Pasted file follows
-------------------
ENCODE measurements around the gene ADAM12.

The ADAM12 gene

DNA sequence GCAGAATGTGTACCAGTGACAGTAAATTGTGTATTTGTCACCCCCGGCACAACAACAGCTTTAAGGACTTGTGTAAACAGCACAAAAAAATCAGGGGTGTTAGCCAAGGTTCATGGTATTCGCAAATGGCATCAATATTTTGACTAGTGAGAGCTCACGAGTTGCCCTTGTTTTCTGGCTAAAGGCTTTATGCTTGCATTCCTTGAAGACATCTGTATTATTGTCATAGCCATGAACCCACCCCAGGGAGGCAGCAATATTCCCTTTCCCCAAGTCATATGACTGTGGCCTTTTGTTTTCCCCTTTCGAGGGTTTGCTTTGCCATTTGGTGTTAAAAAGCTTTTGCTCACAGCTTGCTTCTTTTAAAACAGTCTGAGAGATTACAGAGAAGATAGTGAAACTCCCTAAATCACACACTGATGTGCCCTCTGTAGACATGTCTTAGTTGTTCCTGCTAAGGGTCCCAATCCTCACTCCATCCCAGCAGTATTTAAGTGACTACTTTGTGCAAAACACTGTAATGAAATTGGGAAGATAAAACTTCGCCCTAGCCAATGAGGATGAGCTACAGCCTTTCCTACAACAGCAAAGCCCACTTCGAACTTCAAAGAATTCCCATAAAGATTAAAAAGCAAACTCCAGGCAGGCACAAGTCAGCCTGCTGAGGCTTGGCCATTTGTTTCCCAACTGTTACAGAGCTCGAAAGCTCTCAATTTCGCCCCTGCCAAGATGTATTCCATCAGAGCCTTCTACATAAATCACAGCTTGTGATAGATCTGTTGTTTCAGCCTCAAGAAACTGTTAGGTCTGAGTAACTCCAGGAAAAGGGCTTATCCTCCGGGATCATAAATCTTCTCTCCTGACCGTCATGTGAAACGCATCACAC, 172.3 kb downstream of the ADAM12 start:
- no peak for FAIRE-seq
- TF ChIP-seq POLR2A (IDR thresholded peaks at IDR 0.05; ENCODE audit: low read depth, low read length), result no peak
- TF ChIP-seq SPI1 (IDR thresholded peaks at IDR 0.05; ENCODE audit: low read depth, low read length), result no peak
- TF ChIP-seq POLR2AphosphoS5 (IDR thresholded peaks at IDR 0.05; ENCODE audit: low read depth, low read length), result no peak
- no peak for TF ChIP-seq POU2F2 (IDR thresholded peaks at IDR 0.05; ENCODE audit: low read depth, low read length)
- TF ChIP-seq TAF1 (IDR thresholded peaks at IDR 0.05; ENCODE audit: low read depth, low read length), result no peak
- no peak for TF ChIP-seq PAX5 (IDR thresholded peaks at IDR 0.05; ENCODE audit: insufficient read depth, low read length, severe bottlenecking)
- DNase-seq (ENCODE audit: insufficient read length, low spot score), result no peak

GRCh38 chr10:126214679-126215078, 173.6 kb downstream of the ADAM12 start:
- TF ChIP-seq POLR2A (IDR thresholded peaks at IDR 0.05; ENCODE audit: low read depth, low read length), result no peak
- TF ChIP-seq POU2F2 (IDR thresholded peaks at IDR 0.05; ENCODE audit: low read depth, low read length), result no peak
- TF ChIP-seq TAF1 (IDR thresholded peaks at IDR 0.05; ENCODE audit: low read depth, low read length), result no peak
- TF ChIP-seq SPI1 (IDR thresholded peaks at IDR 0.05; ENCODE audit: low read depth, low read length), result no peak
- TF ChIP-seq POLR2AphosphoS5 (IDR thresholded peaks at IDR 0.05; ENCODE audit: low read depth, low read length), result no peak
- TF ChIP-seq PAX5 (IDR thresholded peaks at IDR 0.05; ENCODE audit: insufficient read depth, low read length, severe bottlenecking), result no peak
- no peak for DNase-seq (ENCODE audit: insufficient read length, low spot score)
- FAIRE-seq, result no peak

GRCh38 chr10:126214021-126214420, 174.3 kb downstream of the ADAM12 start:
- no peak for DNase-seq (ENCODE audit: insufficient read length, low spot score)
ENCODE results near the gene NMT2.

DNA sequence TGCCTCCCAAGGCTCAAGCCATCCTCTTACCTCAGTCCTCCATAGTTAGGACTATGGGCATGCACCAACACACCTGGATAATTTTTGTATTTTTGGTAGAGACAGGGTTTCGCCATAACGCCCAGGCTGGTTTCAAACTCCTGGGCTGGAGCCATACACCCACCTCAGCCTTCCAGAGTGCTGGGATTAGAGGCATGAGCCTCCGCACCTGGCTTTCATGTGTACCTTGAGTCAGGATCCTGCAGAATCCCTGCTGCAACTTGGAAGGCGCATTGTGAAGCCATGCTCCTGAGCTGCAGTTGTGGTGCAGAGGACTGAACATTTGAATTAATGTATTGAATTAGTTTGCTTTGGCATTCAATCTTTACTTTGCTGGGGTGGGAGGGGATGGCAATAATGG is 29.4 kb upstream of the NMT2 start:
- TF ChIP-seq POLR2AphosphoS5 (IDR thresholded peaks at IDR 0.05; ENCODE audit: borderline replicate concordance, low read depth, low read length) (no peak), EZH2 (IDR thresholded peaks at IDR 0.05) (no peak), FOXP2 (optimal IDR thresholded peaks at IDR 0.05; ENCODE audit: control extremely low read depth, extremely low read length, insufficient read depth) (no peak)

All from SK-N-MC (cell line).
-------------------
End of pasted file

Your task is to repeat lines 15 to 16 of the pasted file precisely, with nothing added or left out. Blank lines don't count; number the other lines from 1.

- TF ChIP-seq TAF1 (IDR thresholded peaks at IDR 0.05; ENCODE audit: low read depth, low read length), result no peak
- TF ChIP-seq SPI1 (IDR thresholded peaks at IDR 0.05; ENCODE audit: low read depth, low read length), result no peak